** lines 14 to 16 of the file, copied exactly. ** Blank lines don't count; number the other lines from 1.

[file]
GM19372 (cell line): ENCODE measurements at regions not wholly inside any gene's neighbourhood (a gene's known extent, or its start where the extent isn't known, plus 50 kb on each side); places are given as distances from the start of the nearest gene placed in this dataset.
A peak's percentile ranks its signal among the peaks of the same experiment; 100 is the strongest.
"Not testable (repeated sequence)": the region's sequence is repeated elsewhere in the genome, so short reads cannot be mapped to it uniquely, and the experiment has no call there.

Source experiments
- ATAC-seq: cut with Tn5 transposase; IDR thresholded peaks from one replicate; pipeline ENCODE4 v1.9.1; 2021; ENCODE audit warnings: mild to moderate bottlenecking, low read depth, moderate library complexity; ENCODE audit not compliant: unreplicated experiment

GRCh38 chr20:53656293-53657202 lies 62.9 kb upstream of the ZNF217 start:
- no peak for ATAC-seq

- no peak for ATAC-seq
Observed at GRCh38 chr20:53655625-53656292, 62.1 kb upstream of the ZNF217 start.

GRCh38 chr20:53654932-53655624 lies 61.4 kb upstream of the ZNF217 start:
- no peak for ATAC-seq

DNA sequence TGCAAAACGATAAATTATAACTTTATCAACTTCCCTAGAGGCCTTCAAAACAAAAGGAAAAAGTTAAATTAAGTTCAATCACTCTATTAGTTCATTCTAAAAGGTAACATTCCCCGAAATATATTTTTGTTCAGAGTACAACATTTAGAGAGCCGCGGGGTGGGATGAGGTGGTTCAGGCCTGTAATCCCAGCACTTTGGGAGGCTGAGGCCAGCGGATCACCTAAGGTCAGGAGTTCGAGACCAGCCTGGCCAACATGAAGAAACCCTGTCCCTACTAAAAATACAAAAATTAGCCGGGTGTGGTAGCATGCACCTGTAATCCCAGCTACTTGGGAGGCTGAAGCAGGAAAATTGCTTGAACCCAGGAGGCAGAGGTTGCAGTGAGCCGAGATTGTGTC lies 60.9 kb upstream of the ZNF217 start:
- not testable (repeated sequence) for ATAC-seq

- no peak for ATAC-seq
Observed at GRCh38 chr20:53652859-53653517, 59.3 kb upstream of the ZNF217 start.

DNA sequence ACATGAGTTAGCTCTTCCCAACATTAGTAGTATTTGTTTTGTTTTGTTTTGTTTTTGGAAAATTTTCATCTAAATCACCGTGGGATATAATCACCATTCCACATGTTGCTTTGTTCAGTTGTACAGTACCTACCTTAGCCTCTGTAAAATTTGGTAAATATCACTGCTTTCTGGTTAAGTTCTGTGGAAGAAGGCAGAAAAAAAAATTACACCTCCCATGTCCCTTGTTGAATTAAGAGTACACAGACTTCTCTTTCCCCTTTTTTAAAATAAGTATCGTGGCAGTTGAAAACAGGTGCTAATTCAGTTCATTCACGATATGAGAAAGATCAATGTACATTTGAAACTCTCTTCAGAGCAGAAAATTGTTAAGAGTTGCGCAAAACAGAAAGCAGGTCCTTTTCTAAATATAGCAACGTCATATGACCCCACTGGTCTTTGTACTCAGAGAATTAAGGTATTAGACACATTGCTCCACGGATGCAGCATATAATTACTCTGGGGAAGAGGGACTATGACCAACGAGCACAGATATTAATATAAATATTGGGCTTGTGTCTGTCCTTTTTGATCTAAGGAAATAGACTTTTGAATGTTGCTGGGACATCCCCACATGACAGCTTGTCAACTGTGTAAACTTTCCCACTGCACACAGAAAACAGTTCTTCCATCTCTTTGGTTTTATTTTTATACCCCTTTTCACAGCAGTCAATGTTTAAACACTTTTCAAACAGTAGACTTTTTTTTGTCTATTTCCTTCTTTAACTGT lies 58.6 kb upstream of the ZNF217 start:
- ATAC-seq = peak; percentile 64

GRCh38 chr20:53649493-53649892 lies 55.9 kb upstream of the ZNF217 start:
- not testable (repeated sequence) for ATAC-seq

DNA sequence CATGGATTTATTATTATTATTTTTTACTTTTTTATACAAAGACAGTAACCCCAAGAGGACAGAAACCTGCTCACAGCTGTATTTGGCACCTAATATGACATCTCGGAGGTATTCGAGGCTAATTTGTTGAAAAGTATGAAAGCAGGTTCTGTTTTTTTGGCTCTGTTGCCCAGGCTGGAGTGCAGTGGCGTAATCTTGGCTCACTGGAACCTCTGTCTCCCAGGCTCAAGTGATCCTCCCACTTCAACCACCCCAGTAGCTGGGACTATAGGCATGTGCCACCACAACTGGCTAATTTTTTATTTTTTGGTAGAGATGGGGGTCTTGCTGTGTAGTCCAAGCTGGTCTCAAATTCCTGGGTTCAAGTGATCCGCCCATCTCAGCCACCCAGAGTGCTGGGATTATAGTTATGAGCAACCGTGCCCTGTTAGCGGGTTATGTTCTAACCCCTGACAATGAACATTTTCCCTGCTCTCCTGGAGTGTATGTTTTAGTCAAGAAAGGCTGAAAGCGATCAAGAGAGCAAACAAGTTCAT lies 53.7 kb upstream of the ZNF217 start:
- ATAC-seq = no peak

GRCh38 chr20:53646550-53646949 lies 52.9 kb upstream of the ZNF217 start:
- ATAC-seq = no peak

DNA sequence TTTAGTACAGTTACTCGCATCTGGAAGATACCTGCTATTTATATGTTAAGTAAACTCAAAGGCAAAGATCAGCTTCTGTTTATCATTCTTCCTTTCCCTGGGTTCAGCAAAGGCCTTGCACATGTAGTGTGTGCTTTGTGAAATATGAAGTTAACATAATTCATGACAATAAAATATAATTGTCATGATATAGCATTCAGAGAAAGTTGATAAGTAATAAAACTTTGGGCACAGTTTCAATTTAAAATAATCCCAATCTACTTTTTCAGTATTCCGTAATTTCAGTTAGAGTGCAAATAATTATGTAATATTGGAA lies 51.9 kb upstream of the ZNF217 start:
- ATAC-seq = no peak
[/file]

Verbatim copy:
- no peak for ATAC-seq
Observed at GRCh38 chr20:53652859-53653517, 59.3 kb upstream of the ZNF217 start.

DNA sequence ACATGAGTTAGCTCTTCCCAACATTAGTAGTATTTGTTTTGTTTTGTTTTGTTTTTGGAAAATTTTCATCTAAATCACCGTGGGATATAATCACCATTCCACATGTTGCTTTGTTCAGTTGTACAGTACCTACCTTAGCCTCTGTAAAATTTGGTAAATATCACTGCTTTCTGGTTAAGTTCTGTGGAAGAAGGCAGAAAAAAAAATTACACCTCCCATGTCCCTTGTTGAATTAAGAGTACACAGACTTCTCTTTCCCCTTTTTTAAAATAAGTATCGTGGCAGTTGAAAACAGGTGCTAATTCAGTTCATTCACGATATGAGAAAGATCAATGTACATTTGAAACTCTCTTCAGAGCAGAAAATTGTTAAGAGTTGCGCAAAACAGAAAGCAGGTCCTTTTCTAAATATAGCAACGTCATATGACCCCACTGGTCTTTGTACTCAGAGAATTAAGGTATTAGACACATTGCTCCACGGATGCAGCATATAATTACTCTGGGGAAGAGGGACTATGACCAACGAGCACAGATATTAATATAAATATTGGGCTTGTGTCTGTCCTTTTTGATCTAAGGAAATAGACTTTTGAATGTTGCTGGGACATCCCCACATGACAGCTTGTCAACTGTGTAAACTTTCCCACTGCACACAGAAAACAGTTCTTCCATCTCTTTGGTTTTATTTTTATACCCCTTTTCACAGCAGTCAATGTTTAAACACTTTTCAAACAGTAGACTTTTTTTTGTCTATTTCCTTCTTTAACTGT lies 58.6 kb upstream of the ZNF217 start: